18
$\begingroup$

An entry in Fortnightly Topic Challenge #32: Grid Deduction Hybrids


Introducing: Jormungand

A combination of Ouroboros (Slitherlink) and Numbersnake (Numbrix) to create the greatest snake-themed grid-logic puzzle the world has ever seen![Citation Needed]

  • Each Numbered clue is a clue to the Ouroborus, as you may have guessed
  • Each Numbered clue is also a portion of a clue to the Numbersnake: i.e. a 1 could represent a 1, or it could represent a 12, or a 31. Any number that contains that digit.
  • All other rules of Ouroborus and Numbersnake apply.

Triangles, Triangles Everywhere!

$\endgroup$
  • $\begingroup$ Diagonals allowed? $\endgroup$ – Beastly Gerbil Jun 21 '17 at 16:48
  • 6
    $\begingroup$ Am I missing something? The top-right two ones seem to indicate that a slitherlink is impossible. $\endgroup$ – greenturtle3141 Jun 21 '17 at 17:03
  • $\begingroup$ So, is this on an icosahedron or something? (Also, how could it be a 31 if there are only 20 triangles?) And are the two puzzles entirely separate? $\endgroup$ – Deusovi Jun 21 '17 at 17:17
  • 1
    $\begingroup$ @greenturtle3141 yes, you are missing something. Deusovi he's just giving an example, but yes he should've chosen 11 or something instead. $\endgroup$ – dcfyj Jun 21 '17 at 17:27
  • 1
    $\begingroup$ @Deusovi 31 as an example doesn't apply to a puzzle of this size (but may apply to a potential future puzzle using similar rulesets), and the two puzzle solutions are separate save for their layout and clues. $\endgroup$ – Sconibulus Jun 21 '17 at 17:30
16
$\begingroup$

Jormungand is (a variant of) the name for the snake in Norse mythology that wrapped around the earth. This is apparently (According to OP) a hint that

This is a 3D puzzle!

Most people realised this when they discovered the image given is impossible to solve.

So the first step is realising the image given is a

net of an icosahedron - a 3d shape with 20 faces.

I cut it out, folded it and stuck it together to get:

enter image description here ta da!


I also created (a pretty rubbish) 3d model - viewable here (I believe the link may expire after a while, if it does and you want to see, ping me and I can update.)


Note: I solved the slitherink the day before greenturtle answered, but my mum made me go to bed because it was late so I didn't have time to write up an answer myself.

I solved the slitherink the same way as greenturtle did, so go upvote his answer too and see it for the explanation. I will borrow his picture of the completed net because it is neater:

enter image description here

Now the solution to the numbrix.

The first thing I thought of was that the two 0s must be 10 and 20. Both 0s are connected to a chain of empty triangles that lead up to a 2. These empty triangles must be the numbers 3-9.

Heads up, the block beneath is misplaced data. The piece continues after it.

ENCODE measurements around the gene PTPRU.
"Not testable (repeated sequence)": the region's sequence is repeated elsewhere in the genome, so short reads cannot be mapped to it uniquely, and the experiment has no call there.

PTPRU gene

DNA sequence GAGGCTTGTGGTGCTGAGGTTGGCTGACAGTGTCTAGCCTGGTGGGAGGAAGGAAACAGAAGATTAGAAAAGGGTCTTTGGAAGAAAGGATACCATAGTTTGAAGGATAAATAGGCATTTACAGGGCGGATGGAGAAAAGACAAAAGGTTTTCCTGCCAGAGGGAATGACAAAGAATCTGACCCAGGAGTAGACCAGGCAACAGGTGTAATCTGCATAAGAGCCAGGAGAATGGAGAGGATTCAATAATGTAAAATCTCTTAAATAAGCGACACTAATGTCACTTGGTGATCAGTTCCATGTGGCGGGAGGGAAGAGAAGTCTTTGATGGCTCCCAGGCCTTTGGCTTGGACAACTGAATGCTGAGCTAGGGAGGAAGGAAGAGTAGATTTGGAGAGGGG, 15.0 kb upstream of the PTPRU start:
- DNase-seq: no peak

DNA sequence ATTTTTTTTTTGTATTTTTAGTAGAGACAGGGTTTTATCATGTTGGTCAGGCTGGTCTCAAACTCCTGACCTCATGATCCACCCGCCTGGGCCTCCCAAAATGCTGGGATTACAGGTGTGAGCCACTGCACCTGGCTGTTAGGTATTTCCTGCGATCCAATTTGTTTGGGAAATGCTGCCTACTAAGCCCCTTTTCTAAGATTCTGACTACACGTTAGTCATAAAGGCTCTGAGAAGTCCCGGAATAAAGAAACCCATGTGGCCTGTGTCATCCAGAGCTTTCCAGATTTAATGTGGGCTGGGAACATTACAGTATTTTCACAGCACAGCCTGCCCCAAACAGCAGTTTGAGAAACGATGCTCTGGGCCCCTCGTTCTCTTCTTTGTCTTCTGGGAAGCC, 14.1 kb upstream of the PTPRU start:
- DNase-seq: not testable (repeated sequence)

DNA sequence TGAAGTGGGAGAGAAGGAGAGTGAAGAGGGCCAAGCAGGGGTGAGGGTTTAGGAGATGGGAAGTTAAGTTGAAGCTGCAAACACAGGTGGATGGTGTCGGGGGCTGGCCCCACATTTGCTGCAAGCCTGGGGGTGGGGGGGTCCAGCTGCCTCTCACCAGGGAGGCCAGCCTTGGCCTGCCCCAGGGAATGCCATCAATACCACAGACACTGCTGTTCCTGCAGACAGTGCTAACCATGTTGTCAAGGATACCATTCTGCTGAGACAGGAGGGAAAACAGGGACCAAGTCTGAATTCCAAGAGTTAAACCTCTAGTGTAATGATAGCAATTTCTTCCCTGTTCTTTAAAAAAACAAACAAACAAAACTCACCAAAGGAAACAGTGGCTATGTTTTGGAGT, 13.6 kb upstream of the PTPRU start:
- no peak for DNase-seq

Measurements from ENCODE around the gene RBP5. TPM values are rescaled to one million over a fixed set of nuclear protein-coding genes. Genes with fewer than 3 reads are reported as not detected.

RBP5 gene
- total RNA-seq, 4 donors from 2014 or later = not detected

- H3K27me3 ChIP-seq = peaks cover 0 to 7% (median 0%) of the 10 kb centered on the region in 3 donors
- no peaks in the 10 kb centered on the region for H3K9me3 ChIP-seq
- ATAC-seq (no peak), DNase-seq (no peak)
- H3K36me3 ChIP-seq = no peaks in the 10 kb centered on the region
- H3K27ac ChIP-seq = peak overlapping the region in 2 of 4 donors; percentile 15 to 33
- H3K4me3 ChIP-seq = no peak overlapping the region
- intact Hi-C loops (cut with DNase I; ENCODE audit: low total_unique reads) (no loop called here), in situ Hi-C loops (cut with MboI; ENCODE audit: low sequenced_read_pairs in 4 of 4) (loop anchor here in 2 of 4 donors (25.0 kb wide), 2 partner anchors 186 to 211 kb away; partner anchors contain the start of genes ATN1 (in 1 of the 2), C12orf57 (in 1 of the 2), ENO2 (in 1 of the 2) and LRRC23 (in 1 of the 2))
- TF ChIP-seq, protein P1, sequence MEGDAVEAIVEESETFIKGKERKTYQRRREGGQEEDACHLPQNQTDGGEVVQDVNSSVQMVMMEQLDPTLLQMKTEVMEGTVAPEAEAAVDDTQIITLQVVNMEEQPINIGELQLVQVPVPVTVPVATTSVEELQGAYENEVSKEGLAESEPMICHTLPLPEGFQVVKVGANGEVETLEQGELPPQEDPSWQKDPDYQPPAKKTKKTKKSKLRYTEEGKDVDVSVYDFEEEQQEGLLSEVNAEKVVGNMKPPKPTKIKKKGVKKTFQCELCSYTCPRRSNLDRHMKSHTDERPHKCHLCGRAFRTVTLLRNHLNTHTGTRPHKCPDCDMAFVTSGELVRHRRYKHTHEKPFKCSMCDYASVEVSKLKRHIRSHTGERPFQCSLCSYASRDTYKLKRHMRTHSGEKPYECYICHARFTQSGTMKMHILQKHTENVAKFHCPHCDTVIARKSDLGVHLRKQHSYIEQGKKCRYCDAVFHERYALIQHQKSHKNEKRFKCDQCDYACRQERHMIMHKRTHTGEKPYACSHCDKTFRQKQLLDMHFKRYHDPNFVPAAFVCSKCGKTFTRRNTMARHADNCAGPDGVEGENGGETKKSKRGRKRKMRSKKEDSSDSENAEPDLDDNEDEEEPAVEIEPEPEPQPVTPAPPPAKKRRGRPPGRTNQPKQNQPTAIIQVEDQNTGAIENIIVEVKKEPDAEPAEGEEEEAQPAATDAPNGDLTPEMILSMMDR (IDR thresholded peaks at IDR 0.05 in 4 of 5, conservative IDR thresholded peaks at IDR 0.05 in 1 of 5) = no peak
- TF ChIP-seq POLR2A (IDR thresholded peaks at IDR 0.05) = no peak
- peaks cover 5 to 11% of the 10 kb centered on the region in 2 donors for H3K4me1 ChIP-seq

enter image description here enter image description here

So the question is which 0 is the 10? Well there are 7 numbers 3-9 and for only one of the 0s allows 7 spaces to the 2 (the one furthest left in the picture) and the other requires an extra 2 numbers. so we can fill out numbers 2-10 + 20:

enter image description here

Now from 10 there is only one direction 11 12 can go so we can fill those in:

enter image description here

From there 13-19 are pretty straightforward

enter image description here (the 0 here should be a 20)

And we get the final number:

enter image description here

Here is the final net:

enter image description here

How it works:

enter image description here

Great puzzle! Very enjoyable

$\endgroup$
18
$\begingroup$

(Partial)

Like Deusovi pointed out, it appears that this is puzzle is probably the net of an icosahedron, and so this puzzle is actually in 3D.

Clearly the 3D is scary, and trying to solve it as-is will make both the solver and the reader bored. So...

Yay!

prep

dun



X'ing out the edges of the 0 triangle reveals some basic deductions:

firststep



Now...

secondstep

We must X out this edge. If it was part of the Slitherlink, then the line will get trapped.



Also noteworthy:

thirdstep

This edge must be part of the Slitherlink. If it was not, then the other two edges of the 2 triangle must be part of the Slitherlink. You can see why this would be absurd.



Now look:

fourthstep

The line must go down, by process of elimination. It can't go left because one of the 1 triangles will have 2 filled edges, and it can't go up-right because the other 1 triangle will not be able to have any filled edges.



Next:

fifthstep

Going backward a bit, we see that we must connect these two parts together!



Finally, the rest of the Slitherlink is forced and does not warrant further discussion:

yey

dun



Completed net:

DUNDUNDUN




The Slitherlink is done! I don't know about the other part.

$\endgroup$
  • 3
    $\begingroup$ Someone actually went ahead and took the time to do it. Good job. $\endgroup$ – stack reader Jun 22 '17 at 4:41
  • 1
    $\begingroup$ I just posted the solution for the Numbrix. Should we make a community wiki to join answers for a full solution? $\endgroup$ – Beastly Gerbil Jun 22 '17 at 7:07
  • $\begingroup$ Nicely solved, that's a far prettier folding job than I'd have managed $\endgroup$ – Sconibulus Jun 22 '17 at 13:10

Your Answer

By clicking “Post Your Answer”, you agree to our terms of service, privacy policy and cookie policy

Not the answer you're looking for? Browse other questions tagged or ask your own question.